For a few years I had been known as Kid Mercury, boy sidekick of Captain Mercury, noted American superhero, currently deceased. That gig had its ups and downs, and had ended badly twelve years before the events that brought Dana Unknown into my life, or vice-versa. Captain Mercury died a nasty death, and I was pretty well ground up by the vicious gears of an uncaring world. After a very brief stint as a ward of the state-- and a few criminal misadventures-- I broke out of the juvenile detention home and fled into the wide world beyond the city of Zenith. The less said about that, the better.

That night at the funeral home, my old skills-- both as a superhero and a juvenile delinquent-- answered my call, still well-oiled and ready for anything. We parked a block away, crept around to the back of the establishment, and found the rear entrance. It was made of light metal painted a somber brown. Next to it was a large garage-type door.

I bypassed the burglar alarm with ease, something I had learned to do at the age of eleven, then went to work on the smaller door.

"Rumor has it," I told Dana as I deftly prodded the tumblers inside the lock with a thin, rigid wire, "that this place was once owned by the Stiff. Don't know how true that is. Nobody's seen him since 1963. Four witnesses swear they saw him on a certain grassy knoll in Dallas on November 22... Ah, here we go!"

I popped the door and we entered. My sense of pride and accomplishment was tempered by the fact that I hate funeral homes, even in the daytime, and at three in the morning, there is nowhere I'd rather not be. It was cold and dark, and had that sad smell of chemicals and flowers, vying with one another for control of the atmosphere. The flowers never win the battle, and the resulting amalgam of odors always makes my skin crawl.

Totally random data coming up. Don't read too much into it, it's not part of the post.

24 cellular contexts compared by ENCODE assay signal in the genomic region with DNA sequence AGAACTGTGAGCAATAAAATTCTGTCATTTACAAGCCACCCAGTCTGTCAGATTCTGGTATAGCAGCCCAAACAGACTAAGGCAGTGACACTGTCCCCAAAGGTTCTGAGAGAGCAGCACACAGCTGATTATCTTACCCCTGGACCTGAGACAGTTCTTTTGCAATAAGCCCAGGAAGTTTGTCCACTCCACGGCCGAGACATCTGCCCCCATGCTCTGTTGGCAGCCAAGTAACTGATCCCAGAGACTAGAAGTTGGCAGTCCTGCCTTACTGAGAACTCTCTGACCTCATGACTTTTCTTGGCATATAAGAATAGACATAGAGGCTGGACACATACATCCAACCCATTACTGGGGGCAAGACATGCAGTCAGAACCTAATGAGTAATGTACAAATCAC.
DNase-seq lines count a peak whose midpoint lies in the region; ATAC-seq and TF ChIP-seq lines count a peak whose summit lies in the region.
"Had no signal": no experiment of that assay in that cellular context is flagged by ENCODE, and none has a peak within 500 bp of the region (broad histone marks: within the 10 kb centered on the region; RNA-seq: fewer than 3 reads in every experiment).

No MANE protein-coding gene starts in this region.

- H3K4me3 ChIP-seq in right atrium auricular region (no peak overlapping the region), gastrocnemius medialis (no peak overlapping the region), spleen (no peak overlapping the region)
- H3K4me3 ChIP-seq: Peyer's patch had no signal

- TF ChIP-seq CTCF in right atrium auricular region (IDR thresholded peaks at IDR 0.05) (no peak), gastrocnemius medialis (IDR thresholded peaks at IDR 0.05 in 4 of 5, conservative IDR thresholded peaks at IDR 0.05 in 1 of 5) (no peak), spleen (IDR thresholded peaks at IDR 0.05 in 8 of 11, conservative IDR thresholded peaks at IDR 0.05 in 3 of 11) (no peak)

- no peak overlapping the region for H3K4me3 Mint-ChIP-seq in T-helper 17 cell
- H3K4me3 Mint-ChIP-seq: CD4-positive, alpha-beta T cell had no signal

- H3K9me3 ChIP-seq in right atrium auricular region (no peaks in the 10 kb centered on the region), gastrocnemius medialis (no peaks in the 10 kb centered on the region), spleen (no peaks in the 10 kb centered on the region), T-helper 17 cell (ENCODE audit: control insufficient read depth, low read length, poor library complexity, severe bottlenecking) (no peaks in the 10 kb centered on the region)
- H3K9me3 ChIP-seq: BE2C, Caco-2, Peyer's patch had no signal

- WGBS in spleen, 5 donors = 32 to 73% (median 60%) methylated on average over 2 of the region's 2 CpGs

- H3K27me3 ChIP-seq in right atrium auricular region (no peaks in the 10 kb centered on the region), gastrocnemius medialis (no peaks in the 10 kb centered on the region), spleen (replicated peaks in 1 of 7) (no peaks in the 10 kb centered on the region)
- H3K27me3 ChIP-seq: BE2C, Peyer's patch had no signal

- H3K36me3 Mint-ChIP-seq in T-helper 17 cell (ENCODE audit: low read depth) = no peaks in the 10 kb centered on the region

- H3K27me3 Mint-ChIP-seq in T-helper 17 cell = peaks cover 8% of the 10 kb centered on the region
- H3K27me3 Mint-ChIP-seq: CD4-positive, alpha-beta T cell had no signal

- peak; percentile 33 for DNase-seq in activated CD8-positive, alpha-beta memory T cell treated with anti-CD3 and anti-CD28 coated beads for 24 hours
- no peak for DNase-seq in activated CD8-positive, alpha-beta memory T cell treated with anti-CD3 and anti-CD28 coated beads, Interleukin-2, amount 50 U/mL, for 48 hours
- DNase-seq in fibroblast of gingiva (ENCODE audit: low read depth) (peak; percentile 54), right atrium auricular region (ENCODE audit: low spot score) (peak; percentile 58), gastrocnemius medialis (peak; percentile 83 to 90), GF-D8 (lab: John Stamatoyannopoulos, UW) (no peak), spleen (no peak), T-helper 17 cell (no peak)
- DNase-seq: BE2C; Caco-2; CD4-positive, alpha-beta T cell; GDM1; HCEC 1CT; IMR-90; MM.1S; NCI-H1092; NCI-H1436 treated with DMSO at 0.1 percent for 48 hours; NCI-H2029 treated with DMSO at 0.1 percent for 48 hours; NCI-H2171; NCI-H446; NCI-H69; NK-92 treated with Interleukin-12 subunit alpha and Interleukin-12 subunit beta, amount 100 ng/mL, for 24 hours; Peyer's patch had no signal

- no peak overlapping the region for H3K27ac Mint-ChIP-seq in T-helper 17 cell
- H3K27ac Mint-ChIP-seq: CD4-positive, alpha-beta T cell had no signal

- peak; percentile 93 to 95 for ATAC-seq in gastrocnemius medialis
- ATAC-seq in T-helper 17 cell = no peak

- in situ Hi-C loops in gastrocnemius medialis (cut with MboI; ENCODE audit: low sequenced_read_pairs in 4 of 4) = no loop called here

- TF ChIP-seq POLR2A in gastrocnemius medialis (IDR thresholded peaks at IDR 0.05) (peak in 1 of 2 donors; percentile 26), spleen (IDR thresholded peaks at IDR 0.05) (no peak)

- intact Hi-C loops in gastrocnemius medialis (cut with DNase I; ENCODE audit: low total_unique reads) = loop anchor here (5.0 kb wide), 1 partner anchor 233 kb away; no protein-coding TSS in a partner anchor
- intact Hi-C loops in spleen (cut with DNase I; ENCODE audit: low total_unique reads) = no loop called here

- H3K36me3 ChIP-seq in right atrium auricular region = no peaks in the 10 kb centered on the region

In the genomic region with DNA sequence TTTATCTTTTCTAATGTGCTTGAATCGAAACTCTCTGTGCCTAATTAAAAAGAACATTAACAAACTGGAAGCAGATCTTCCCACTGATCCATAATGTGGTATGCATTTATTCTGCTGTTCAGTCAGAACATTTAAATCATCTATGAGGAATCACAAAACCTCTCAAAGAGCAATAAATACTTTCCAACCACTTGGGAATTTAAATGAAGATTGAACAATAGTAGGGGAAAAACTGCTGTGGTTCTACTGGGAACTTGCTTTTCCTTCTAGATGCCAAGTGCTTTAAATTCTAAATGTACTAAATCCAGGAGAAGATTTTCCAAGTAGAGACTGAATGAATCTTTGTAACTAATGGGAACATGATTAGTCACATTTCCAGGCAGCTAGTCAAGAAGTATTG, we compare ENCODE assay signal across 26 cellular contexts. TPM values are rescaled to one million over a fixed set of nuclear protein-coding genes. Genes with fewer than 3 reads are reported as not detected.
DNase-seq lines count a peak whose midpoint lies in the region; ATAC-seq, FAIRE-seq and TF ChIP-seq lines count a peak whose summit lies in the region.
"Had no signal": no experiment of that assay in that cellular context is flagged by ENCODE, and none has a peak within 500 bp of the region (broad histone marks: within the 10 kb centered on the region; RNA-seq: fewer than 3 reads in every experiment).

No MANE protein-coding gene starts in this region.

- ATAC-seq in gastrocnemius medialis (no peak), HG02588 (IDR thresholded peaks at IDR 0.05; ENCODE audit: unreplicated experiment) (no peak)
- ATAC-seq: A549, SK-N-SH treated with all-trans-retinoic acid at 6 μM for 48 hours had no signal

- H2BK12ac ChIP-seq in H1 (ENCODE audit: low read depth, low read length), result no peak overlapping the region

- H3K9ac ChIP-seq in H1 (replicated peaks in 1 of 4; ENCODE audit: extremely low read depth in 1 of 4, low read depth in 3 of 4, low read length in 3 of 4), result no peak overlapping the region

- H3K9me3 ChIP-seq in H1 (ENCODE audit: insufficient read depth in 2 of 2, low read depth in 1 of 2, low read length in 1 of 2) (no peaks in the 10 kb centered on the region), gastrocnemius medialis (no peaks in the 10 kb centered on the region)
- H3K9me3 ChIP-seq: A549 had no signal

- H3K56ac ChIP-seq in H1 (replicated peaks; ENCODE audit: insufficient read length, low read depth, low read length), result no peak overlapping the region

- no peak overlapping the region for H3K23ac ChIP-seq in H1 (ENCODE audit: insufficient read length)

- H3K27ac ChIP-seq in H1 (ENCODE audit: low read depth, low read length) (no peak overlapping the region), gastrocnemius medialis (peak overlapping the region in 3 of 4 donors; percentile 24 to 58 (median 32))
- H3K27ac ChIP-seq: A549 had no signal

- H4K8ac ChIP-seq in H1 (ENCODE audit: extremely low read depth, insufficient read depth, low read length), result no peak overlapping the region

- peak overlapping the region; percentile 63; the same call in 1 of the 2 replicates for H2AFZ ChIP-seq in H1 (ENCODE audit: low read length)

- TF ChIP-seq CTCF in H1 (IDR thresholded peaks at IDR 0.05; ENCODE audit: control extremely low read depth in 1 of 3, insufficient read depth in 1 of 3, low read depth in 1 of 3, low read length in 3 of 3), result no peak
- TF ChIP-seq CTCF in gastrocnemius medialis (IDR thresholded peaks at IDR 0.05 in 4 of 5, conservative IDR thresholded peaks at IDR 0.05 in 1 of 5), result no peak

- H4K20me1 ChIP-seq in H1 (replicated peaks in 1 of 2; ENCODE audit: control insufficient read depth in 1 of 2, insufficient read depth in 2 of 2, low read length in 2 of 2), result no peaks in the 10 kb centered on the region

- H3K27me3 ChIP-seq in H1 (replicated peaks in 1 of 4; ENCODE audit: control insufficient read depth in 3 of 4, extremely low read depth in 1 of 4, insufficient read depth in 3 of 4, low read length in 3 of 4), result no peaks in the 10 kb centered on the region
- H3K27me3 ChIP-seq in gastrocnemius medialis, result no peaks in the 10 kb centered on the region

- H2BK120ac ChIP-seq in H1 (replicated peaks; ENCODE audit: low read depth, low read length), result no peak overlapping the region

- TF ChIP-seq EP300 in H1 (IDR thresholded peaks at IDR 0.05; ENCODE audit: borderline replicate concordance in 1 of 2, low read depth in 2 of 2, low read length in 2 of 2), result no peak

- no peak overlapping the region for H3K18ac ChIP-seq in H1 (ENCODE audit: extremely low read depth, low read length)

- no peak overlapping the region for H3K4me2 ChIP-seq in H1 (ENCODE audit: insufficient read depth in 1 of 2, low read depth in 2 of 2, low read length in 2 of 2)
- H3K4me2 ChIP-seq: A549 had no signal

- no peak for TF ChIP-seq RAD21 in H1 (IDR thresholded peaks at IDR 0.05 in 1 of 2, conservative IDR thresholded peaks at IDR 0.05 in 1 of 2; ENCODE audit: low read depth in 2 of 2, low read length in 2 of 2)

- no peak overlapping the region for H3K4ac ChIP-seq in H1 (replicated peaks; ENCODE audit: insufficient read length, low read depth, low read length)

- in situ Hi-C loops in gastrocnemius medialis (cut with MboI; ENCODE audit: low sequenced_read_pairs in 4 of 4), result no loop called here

We were in some sort of receiving bay. We picked our way through the dark, not daring to use flashlights until we were further into the building, away from any windows. We found another locked door which I made short work of. Once we were through and it was closed behind us, we turned on the flashlights.

This was evidently the crematorium.

"Goddamn," I said, "that's a big oven. Hey, you remember those Easy Bake toy ovens they used to sell? You could make a cupcake in them. They used an ordinary light bulb to generate the heat."

"I don't think that's what this is."

"I know that, I was just making conversation."

"I wonder if you could refrain from voicing every inane trifle that crosses your mind."

"I don't believe so, Dana."

We went past the oven and found locked door number three, upon which I worked my magic. Beyond it was a small, dark room with heavy drapes on all the walls. In there, we found four caskets, each one sitting on a metal table with wheels. I hung back while Dana lifted one of the lids. The occupant was a middle-aged man. She went to another, which contained the corpse of an elderly woman.

The third one was the charm.

"Well, it's her, alright," Dana said, gazing at the remains of a young woman. "Poor thing."

Myra Linsky's mortal clay had been dressed up in a high-necked black dress with some white lace at the neck and wrists. She had a magnificent head of red hair and a nicely-arranged face. She was actually quite attractive, but I pushed that thought out of my mind, her being a cadaver and all. Corpses are like your parents; you aren't at all comfortable imagining them in sexual situations, but once the idea gets into your head, it's difficult to dismiss.